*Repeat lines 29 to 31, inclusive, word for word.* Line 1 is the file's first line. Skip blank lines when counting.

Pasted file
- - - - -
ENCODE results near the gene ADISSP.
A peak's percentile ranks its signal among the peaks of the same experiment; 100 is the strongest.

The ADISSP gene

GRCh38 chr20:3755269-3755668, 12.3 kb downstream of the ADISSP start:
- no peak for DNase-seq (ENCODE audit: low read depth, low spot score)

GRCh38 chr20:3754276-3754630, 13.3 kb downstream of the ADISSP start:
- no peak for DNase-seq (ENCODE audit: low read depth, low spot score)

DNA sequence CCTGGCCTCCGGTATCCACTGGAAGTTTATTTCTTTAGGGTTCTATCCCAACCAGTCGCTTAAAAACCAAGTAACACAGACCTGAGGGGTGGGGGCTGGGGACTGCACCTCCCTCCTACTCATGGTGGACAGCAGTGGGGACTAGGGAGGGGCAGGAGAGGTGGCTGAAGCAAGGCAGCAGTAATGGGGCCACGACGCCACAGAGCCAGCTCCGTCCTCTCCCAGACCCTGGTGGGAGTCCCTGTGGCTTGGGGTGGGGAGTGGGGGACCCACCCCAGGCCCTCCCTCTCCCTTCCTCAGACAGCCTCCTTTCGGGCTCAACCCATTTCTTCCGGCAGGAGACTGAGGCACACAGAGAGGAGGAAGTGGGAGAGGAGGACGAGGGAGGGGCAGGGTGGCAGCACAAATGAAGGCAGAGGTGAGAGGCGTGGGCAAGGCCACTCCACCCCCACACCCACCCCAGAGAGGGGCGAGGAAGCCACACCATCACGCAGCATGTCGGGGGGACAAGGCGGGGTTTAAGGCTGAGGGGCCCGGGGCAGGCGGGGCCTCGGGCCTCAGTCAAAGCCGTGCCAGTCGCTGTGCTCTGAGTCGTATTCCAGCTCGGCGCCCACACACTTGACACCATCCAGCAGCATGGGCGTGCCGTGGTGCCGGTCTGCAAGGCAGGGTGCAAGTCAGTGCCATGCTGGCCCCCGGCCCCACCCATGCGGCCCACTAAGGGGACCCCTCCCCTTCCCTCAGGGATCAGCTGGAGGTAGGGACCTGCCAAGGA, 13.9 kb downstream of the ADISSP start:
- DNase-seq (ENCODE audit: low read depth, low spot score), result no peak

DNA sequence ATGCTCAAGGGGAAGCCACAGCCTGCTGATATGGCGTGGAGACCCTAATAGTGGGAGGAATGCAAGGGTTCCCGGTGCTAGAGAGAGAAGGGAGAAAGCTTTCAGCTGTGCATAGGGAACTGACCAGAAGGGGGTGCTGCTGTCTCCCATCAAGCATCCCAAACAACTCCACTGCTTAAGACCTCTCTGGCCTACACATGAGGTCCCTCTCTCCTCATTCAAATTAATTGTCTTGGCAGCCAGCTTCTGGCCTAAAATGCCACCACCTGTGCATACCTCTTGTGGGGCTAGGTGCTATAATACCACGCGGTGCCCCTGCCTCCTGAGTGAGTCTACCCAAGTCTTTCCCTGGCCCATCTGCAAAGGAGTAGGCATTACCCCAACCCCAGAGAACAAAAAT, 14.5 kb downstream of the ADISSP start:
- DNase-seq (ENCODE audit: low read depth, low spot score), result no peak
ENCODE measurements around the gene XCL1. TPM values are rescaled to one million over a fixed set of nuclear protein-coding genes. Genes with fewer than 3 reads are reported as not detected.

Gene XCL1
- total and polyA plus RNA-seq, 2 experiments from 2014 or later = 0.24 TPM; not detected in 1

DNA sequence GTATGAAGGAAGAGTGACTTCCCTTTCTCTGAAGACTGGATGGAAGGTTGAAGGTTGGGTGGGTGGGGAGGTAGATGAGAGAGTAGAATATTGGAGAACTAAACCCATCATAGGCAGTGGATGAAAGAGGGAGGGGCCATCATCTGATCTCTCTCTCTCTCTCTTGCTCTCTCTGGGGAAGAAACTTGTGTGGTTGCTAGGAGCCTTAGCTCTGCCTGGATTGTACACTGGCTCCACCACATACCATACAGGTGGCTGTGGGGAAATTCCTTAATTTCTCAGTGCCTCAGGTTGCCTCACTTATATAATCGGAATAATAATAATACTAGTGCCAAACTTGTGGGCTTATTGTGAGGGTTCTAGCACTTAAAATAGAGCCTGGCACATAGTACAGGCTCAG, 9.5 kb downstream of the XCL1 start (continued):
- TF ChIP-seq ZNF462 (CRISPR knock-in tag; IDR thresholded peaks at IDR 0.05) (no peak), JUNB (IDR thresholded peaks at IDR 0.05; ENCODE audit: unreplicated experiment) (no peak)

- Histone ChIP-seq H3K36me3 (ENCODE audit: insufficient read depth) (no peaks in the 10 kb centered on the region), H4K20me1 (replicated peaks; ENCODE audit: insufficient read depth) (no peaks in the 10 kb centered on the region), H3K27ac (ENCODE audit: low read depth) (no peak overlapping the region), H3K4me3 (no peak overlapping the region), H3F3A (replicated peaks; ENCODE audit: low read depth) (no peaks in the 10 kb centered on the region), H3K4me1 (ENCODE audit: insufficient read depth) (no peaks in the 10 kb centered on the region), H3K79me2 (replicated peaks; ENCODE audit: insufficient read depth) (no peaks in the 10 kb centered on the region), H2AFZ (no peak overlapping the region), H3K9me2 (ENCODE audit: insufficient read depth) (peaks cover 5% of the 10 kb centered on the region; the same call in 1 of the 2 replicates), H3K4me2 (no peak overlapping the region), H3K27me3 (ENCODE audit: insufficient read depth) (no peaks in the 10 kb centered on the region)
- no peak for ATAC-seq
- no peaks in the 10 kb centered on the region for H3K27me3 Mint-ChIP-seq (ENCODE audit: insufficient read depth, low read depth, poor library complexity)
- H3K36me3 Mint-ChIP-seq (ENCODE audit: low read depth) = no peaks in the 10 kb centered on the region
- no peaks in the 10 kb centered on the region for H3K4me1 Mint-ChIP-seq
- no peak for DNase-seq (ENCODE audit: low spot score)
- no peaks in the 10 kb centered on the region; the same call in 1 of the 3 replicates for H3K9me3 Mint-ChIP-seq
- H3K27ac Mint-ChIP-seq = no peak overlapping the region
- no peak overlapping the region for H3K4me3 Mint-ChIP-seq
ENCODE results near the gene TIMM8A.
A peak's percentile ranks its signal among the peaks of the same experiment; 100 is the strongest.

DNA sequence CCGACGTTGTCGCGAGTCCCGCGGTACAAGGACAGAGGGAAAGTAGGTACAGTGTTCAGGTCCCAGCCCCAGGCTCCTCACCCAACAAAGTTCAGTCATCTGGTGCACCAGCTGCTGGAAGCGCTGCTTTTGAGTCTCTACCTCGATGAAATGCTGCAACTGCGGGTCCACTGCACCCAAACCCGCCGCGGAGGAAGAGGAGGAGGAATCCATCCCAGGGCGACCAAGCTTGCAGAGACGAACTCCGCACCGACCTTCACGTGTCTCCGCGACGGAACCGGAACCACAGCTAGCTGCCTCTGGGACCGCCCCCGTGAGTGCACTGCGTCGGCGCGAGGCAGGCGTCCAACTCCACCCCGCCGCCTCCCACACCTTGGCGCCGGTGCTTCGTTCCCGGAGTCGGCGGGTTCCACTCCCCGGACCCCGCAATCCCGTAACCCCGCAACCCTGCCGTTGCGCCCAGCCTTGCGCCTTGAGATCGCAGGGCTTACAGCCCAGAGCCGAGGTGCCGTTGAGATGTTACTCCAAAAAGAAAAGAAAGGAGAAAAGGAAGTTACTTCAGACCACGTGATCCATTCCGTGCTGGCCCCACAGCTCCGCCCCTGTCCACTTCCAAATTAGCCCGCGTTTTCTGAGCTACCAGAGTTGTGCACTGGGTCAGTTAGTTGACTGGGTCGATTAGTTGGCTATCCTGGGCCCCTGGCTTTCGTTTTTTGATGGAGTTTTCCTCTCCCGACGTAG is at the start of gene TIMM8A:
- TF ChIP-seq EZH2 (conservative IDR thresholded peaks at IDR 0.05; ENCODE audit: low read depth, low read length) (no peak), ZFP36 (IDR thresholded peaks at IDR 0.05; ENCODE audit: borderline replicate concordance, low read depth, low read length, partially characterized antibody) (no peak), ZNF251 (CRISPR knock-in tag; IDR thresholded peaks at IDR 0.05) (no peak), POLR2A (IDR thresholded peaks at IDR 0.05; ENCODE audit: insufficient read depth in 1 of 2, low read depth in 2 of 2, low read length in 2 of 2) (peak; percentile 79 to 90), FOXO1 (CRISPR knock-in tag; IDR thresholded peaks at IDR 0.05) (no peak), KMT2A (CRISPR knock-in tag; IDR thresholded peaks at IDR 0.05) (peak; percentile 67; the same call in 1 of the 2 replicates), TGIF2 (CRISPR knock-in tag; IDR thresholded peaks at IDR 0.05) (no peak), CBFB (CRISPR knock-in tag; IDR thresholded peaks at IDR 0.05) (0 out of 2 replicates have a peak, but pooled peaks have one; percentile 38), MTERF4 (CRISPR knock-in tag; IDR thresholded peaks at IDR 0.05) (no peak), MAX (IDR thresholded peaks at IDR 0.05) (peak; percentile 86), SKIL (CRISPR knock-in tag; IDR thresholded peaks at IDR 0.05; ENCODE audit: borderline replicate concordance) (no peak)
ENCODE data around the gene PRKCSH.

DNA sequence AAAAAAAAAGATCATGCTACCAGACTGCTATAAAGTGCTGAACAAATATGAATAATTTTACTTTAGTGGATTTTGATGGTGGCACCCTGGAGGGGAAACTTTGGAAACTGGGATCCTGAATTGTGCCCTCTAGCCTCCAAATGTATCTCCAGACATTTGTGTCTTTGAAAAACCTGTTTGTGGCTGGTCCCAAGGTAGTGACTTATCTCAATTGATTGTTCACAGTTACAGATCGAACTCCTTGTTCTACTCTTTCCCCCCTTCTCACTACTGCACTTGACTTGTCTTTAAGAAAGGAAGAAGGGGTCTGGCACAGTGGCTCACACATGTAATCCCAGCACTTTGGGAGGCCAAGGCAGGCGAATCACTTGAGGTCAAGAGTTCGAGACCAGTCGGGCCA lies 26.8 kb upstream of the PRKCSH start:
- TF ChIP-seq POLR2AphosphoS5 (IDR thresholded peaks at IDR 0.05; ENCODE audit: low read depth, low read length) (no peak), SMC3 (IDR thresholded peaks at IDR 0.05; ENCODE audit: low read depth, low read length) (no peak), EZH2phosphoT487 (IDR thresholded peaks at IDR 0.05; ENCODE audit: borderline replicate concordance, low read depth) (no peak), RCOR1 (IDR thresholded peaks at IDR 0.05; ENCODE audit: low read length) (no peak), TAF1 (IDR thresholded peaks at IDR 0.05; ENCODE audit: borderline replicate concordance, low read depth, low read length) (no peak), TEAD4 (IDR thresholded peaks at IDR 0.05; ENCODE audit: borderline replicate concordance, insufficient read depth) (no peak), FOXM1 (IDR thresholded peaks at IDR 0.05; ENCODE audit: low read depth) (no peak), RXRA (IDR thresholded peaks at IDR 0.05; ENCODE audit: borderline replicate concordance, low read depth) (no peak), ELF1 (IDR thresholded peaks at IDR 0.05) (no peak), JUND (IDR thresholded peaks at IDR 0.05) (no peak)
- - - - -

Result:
- TF ChIP-seq EZH2 (conservative IDR thresholded peaks at IDR 0.05; ENCODE audit: low read depth, low read length) (no peak), ZFP36 (IDR thresholded peaks at IDR 0.05; ENCODE audit: borderline replicate concordance, low read depth, low read length, partially characterized antibody) (no peak), ZNF251 (CRISPR knock-in tag; IDR thresholded peaks at IDR 0.05) (no peak), POLR2A (IDR thresholded peaks at IDR 0.05; ENCODE audit: insufficient read depth in 1 of 2, low read depth in 2 of 2, low read length in 2 of 2) (peak; percentile 79 to 90), FOXO1 (CRISPR knock-in tag; IDR thresholded peaks at IDR 0.05) (no peak), KMT2A (CRISPR knock-in tag; IDR thresholded peaks at IDR 0.05) (peak; percentile 67; the same call in 1 of the 2 replicates), TGIF2 (CRISPR knock-in tag; IDR thresholded peaks at IDR 0.05) (no peak), CBFB (CRISPR knock-in tag; IDR thresholded peaks at IDR 0.05) (0 out of 2 replicates have a peak, but pooled peaks have one; percentile 38), MTERF4 (CRISPR knock-in tag; IDR thresholded peaks at IDR 0.05) (no peak), MAX (IDR thresholded peaks at IDR 0.05) (peak; percentile 86), SKIL (CRISPR knock-in tag; IDR thresholded peaks at IDR 0.05; ENCODE audit: borderline replicate concordance) (no peak)
ENCODE data around the gene PRKCSH.

DNA sequence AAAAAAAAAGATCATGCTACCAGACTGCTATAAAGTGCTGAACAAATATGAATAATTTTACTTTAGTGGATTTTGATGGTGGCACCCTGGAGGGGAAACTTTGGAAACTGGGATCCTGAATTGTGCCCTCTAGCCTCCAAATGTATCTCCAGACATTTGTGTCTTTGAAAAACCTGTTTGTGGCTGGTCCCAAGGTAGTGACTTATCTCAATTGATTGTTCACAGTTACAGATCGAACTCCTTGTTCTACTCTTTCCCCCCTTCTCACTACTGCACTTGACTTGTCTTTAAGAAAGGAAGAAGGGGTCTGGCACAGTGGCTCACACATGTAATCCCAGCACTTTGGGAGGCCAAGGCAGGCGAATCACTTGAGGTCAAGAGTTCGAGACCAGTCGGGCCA lies 26.8 kb upstream of the PRKCSH start: